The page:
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Make your Static Site Searchable with Jekyll-Algolia

adrienjoly profile image Adrien Joly ・11 min read

About two weeks ago, I published a tutorial called "How to maintain a collection of music albums online, using Jekyll and Github Pages".

By the end of that tutorial, we were able to generate a 100% static, 100% freely-hosted and well-looking website out of a YAML list of albums, thanks to a Jekyll template. It looked like this:

screenshot of album collection made with Jekyll and github pages

We saw that maintaining that collection of albums was quite easy and convenient: we just have to edit the _data/albums.yaml, which is in an almost plain-text format.

You can find the source code what we produced in that github repository: github.com/adrienjoly/jekyll-tutorial.

Now that we're able to edit a list and render it in HTML, let's make our collection of albums searchable!

Note: Written for experienced developers and beginners alike, this tutorial also covers the parts that unexpectedly went wrong. My intention is to also share my problem-solving process, so that beginners can learn how to solve their own problems, down the road. Thanks for your understanding! πŸ€“

Proposed solution

After joining Algolia, I discovered that one of my colleagues had released a plug-in to make Jekyll sites searchable: Jekyll-Algolia. (License: MIT)

So, yeah, I'm definitely biased on this one, but I'm gonna go ahead and try it!

Step 1. Integrate the plug-in

Ok, let's start with the prerequisites mentioned in the README file: "the plugin requires at least Jekyll 3.6.0 and Ruby 2.3.0".

$ jekyll -v
jekyll 3.6.2

$ ruby -v
ruby 2.1.4p265 (2014-10-27 revision 48166) [x86_64-darwin14.0]
# ❌ Oops... Let's upgrade ruby!

$ curl -sSL https://get.rvm.io | bash -s stable

# ⚑️ Let's restart the terminal, as suggested by https://stackoverflow.com/a/38194139/592254

$ rvm install 2.3
# (Ended up compiling from its source code, maybe because I'm still on El Capitan?)

$ ruby -v
ruby 2.3.7p456 (2018-03-28 revision 63024) [x86_64-darwin15]
# βœ… We're good to go!

$ rvm use 2.3 --default

Now, let's install the plug-in into our codebase: "add the jekyll-algolia gem to your Gemfile, in the :jekyll_plugins section"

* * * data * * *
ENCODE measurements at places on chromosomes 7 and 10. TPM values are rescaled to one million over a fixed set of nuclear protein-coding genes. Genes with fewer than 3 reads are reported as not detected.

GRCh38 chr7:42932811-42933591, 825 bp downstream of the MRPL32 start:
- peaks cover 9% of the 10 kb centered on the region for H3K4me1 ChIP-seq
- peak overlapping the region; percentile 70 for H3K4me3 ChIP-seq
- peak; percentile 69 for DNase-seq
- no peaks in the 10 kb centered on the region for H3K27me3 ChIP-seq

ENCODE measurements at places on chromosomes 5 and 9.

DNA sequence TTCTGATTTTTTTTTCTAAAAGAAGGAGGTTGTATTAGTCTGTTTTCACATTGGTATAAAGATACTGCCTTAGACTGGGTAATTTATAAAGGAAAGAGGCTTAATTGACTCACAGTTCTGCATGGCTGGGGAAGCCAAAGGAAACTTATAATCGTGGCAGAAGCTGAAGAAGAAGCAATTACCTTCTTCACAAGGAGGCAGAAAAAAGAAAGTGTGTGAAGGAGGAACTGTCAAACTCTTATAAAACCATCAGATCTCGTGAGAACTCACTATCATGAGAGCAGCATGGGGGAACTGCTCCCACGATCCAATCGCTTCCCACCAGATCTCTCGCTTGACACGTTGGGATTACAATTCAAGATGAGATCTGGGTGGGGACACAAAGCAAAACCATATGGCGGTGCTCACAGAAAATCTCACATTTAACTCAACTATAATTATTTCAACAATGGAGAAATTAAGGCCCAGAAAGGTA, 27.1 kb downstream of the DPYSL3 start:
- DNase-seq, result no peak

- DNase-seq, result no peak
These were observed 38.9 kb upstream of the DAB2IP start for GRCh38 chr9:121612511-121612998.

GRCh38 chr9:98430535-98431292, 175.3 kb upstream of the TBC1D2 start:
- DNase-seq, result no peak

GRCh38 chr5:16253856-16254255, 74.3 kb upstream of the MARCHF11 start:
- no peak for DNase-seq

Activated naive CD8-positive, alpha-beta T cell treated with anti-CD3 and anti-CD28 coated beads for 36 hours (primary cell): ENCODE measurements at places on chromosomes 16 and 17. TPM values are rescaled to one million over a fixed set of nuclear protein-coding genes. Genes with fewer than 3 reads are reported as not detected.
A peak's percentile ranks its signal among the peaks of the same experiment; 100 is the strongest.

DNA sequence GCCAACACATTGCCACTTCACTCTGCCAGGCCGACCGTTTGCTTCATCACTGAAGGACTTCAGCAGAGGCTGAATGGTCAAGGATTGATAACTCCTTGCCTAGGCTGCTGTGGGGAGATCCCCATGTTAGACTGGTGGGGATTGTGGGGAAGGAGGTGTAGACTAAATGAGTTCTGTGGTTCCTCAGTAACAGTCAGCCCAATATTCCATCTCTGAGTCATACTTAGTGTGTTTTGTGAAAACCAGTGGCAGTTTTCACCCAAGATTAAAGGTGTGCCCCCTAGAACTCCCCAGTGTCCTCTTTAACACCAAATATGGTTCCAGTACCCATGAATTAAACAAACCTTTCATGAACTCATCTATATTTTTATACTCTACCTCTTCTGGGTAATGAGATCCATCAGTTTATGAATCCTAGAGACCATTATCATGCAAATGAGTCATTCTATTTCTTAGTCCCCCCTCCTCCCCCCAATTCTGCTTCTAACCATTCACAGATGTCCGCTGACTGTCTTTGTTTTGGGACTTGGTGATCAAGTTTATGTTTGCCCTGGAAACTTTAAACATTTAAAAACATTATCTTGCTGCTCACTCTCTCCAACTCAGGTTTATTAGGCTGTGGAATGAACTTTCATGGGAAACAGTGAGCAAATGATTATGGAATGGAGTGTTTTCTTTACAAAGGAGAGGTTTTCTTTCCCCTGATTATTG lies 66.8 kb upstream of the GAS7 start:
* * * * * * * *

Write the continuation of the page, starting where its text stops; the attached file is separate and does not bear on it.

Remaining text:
βœ‹ Blocker: I don't have a Gemfile yet!

So, let's follow the corresponding steps suggested by GitHub's tutorial: Setting up your GitHub Pages site locally with Jekyll, first.

I end up with a Gemfile at the root directory of my project, with the following contents:

# Gemfile

source 'https://rubygems.org'
gem 'github-pages', group: :jekyll_plugins

group :jekyll_plugins do
  gem 'jekyll-algolia', '~> 1.0'
end

Back to Jekyll-Algolia's instructions: "download all dependencies with bundle install".

$ bundle install

Step 2. Set up the search index

Let's follow the Basic Configuration section of the instructions.

I already have an account on algolia.com, so I'm gonna use that one. You may need to create one for yourself.

Our next step is to create an "application", there. As our codebase will remain open source, we can safely pick the "Community" plan, free of charge.

screenshot of creating a community algolia application

I'm calling my application "album-shelf", because that's the name of the website on which I want to add search.

After picking a region (EU WEST, in my case), let's head to the "API Keys" tab. Copy and paste your Application ID to the a new _config.yml at the root of your project, like this:

# _config.yml

algolia:
  application_id: 'paste_your_application_id_here'

Also copy the Admin API Key, necessary to run the plug-in, like this:

$ ALGOLIA_API_KEY='paste_your_admin_api_key_here' bundle exec jekyll algolia
[βœ— Error] No index name defined

Note: your Admin API Key can be used to read, update and delete your Algolia application => make sure you keep it for yourself only! (i.e. to store it to your public GitHub repository πŸ˜…)

Oops, looks like I need to add the name of my search index in the _config.yml file:

# _config.yml

algolia:
  application_id: 'paste_your_application_id_here'
  index_name: 'albums'

I've picked the name "albums", because that's what I want visitors to be able to search for, on my website. Type any name that you like, there!

Let's try to run the plug-in again:

$ ALGOLIA_API_KEY='paste_your_admin_api_key_here' bundle exec jekyll algolia
[βœ— Error] No records found

Make sure you did not exclude too many files from indexing using the
`files_to_exclude` option. You are currently excluding the following files:
    index.html, index.markdown, index.mkdown, index.mkdn, index.mkd, index.md

Damn it!

Ok, let's remove any possible exclusions, by completing the _config.yml like this:

# _config.yml

algolia:
  application_id: 'paste_your_application_id_here'
  index_name: 'albums'
  files_to_exclude: []

... and try to run again:

$ ALGOLIA_API_KEY='paste_your_admin_api_key_here' bundle exec jekyll algolia
Configuration file: /Users/adrienjoly/Dev/adrienjoly/jekyll-tutorial/_config.yml
Processing site...
Rendering to HTML (100%) |======================================================================|
Extracting records (100%) |=====================================================================|
Updating settings of index albums
Getting list of existing records
Updating records in index albums...
Records to delete: 0
Records to add: 4
βœ” Indexing complete

It worked! πŸ™Œ

Let's see how our search index looks, back in our Algolia dashboard:

screenshot of algolia dashboard with index of albums

The good news is that the dashboard displays "Blood sugar sex magik", which is one of the albums listed on my website!

The bad news is that it contains 4 records, whereas my collection currently contains 2 albums. Something wrong must have happened during the indexing process... πŸ€”